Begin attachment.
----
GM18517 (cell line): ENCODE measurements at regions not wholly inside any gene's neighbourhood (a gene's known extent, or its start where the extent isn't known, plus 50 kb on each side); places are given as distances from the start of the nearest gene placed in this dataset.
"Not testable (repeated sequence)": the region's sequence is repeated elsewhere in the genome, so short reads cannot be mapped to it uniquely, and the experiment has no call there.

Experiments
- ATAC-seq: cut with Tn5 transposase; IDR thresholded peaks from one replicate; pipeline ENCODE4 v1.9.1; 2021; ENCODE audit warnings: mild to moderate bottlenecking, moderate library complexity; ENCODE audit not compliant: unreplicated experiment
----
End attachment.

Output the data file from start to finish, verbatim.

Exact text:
GM18517 (cell line): ENCODE measurements at regions not wholly inside any gene's neighbourhood (a gene's known extent, or its start where the extent isn't known, plus 50 kb on each side); places are given as distances from the start of the nearest gene placed in this dataset.
"Not testable (repeated sequence)": the region's sequence is repeated elsewhere in the genome, so short reads cannot be mapped to it uniquely, and the experiment has no call there.

Experiments
- ATAC-seq: cut with Tn5 transposase; IDR thresholded peaks from one replicate; pipeline ENCODE4 v1.9.1; 2021; ENCODE audit warnings: mild to moderate bottlenecking, moderate library complexity; ENCODE audit not compliant: unreplicated experiment